Santos Apartment

Luiza Maraschin

Santos Apartment is a lovely renovation of a 1950s apartment in São Paulo, Brazil. The dwelling was designed by the multidisciplinary Brazilian design firm Atelier Peclat+Chow. The 120 square metre space is divided into an entry, kitchen, living room, and home office.

Upon entering the dwelling, we are met with a dramatic foyer comprised of polished wood. The foyer established a moment of arrival and creates a feeling of expectancy. This feeling quickly melds to a pleasant surprise at the space beyond, whose bright openness stands opposed to everything that came before.

On first arrival, the white-washed brick, covering the majority of the walls, immediately stands out. Brick, one of the most elementary building materials, was left intentionally exposed in Santos Apartment. This is an unusual choice for a minimalist design—the urge for entirely fresh, clean white walls is so often irresistible! Yet Santos Apartment breaks the stereotype that minimalist designs must be new, or without texture and variation. So often we think of minimalist spaces as perfect: a place for everything and nothing out of place. But who says Minimalism need to echo perfection? Less is more is just about finding the beauty in the existing as it is about bringing fewer things into our lives. Atelier Peclat+Chow calls this design style an essentialist approach: every element is essential in achieving a harmonious aesthetic.

Santos Apartment uses an existing material, the imperfect and aging brick, to set the stage for their essentialist design aesthetic. The undulating texture of the painted white bricks brings warmth and character to the dwelling. The variation of the bricks is enhanced by the other materials in the apartment; materials that were thoughtfully woven together in this unique space.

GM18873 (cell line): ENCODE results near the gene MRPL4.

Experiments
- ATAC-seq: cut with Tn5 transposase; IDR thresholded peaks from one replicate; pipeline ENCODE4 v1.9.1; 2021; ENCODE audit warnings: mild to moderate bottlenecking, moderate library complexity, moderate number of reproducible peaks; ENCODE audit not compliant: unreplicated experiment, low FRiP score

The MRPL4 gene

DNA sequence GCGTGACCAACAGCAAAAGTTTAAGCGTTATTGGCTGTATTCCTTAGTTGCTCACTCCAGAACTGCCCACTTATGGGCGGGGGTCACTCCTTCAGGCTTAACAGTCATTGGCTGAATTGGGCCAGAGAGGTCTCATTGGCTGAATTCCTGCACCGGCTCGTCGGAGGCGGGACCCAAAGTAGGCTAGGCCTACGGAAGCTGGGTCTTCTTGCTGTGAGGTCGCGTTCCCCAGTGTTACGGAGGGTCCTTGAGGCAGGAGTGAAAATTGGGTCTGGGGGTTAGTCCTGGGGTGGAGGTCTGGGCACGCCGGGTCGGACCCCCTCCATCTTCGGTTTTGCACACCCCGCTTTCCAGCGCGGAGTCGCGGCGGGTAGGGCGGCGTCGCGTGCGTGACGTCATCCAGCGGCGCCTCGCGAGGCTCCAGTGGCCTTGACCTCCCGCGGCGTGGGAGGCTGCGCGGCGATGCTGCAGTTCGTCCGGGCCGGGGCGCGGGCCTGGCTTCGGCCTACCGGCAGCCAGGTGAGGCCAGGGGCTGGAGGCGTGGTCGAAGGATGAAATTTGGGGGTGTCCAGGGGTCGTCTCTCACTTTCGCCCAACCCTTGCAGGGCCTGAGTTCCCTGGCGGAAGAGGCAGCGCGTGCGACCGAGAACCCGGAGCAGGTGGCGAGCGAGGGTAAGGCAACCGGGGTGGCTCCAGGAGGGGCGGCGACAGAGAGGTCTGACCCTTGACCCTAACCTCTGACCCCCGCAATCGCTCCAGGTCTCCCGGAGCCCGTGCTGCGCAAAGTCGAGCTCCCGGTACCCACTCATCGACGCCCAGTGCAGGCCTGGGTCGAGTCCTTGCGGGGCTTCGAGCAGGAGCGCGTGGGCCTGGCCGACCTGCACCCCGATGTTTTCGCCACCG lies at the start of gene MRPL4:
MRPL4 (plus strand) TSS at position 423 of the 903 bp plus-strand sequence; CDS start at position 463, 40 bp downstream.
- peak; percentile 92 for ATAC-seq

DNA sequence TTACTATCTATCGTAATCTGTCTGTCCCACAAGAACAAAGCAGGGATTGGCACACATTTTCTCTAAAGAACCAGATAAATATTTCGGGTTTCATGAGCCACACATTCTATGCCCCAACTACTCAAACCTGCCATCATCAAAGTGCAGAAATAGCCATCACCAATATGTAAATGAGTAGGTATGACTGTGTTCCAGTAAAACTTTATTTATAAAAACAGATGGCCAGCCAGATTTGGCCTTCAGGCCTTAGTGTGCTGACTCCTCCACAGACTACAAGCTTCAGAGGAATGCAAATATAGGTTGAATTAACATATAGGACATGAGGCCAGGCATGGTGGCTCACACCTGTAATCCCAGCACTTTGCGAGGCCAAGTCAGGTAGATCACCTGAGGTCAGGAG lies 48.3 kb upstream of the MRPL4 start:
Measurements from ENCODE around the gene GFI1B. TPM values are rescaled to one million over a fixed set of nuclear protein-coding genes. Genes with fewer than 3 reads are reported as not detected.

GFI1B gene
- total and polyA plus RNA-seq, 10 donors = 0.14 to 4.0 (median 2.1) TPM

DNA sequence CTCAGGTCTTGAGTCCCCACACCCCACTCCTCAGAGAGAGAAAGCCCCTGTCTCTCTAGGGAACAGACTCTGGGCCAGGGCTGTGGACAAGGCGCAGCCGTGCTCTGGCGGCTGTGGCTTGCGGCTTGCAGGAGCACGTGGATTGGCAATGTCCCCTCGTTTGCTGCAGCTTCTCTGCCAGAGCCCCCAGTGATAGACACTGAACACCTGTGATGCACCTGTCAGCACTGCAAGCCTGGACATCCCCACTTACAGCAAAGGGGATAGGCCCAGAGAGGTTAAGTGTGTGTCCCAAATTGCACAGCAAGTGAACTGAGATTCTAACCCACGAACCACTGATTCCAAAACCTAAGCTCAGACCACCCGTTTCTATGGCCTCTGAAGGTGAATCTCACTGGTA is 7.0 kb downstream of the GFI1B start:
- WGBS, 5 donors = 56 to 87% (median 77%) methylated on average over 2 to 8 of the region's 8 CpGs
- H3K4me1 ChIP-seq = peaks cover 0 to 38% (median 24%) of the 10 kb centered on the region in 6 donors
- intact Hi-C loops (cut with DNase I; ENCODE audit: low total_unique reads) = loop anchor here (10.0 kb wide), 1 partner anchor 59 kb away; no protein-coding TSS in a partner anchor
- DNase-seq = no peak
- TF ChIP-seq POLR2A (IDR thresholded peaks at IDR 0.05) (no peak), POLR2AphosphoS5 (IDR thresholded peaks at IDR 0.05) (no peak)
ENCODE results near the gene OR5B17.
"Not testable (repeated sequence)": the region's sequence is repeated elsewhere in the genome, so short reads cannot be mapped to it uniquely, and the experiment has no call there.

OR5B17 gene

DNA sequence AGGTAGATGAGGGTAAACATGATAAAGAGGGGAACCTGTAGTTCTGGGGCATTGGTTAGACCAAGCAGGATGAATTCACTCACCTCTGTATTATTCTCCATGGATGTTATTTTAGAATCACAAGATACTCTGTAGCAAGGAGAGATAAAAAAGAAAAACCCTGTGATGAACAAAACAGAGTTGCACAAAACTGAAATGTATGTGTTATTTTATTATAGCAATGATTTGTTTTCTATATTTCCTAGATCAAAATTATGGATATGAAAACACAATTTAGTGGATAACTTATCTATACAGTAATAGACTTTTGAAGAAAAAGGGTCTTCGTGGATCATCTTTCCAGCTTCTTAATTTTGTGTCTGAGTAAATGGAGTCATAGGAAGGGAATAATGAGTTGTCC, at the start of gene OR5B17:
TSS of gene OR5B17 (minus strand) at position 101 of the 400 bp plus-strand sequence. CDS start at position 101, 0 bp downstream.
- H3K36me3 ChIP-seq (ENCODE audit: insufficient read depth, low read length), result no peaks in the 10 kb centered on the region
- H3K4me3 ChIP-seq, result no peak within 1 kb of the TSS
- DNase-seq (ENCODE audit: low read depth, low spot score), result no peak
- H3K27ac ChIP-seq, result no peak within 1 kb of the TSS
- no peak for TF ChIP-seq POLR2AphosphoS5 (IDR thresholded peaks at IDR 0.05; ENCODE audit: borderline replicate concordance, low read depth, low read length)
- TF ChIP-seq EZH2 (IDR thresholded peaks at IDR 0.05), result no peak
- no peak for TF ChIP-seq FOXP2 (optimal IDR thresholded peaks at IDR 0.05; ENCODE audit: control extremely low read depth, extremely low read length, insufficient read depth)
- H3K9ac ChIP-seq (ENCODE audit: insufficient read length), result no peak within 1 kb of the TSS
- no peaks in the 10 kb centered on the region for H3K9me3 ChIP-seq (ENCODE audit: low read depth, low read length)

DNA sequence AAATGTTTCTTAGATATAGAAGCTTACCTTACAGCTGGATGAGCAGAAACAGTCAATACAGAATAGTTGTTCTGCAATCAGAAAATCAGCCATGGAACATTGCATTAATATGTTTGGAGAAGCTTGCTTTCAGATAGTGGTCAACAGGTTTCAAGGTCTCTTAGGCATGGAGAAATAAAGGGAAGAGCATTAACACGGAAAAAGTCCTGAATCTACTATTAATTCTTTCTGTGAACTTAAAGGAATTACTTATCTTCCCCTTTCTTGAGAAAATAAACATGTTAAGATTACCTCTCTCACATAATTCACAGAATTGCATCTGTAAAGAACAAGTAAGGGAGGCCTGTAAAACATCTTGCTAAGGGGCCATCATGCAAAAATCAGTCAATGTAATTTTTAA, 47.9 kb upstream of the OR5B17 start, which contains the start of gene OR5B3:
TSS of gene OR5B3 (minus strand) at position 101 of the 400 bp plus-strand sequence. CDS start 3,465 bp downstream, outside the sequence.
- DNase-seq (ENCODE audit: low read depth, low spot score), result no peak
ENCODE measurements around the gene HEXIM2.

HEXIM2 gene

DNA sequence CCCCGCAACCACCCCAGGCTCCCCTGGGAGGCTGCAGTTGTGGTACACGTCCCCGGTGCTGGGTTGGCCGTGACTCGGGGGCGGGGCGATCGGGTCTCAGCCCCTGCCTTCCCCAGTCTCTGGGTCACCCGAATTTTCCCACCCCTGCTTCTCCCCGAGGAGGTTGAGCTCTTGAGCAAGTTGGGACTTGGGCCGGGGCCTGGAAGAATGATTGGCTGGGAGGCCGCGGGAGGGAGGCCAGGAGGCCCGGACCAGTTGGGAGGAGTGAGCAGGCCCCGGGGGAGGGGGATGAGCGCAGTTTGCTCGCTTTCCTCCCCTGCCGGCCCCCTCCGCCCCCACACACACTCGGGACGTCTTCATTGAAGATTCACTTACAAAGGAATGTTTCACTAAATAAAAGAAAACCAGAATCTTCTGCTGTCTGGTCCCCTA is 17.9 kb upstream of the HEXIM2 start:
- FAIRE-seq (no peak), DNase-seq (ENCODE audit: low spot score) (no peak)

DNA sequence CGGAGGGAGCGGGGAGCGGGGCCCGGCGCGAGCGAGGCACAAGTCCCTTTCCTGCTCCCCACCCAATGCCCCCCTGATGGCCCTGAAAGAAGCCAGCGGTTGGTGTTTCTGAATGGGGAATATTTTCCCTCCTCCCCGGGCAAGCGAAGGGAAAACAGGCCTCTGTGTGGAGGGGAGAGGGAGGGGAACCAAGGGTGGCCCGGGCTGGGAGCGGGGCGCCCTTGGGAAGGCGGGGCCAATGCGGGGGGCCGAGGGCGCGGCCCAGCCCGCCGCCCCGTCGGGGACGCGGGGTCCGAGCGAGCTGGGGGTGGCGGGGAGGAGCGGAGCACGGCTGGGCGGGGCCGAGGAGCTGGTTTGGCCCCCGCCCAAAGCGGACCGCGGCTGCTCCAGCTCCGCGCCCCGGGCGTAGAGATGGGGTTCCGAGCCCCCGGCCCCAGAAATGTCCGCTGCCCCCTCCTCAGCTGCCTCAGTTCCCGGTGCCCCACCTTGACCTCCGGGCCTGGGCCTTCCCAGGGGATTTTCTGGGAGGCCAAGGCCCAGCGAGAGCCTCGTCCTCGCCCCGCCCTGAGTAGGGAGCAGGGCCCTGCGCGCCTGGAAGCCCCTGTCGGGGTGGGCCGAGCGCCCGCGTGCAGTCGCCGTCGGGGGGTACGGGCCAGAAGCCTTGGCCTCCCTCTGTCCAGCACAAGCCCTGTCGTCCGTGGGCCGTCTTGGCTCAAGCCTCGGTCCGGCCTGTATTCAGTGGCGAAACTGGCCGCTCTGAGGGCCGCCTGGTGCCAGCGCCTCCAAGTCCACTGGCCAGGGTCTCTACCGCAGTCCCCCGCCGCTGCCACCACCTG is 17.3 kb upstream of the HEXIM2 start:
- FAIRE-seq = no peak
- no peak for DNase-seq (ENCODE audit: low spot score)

On the ceiling, a patterned white grid floats over each room. One’s attention is at once drawn upwards, enchanted by the unusual choice of ceiling structure. After a moment, though, the ceiling seems less unusual, less jarring, and a natural part of a space that encourages inspection of the details. Similarly, the bathroom tile demands a second look: the white subway tile mimics the surrounding brick and creates a playful juxtaposition between the old and new materials. Carrara marble, deeply coloured with its “imperfect” grey veins, adds a luxurious touch to the vanity.

It can feel a bit like clashing, with all of these strong materials in one small space. But the simplicity in colour, and in furnishings and decor prevents such a chaotic visual. The sequence of pattern and space in Santos Apartment makes for a lovely design story: one in which the viewer is always engaged but never overwhelmed.

The architects left no stone unturned in their attention to detail. All of the accessories in the apartment—faucets, door hardware, windows—all were designed by Atelier Peclat+Chow and manufactured locally. Some of the furnishings, including the sofa, coffee table, and kitchen table, were also designed by the architects. Further furnishings and art pieces in the home were highly curated, with an emphasis on modern Brazilian design.

Santos Apartment is a gorgeous interior project: with an ode to its 1920s past and modern Brazilian design, the apartment is truly lovely, and a worthy example of Atelier Peclat+Chow’s essentialist design philosophy.

In the shop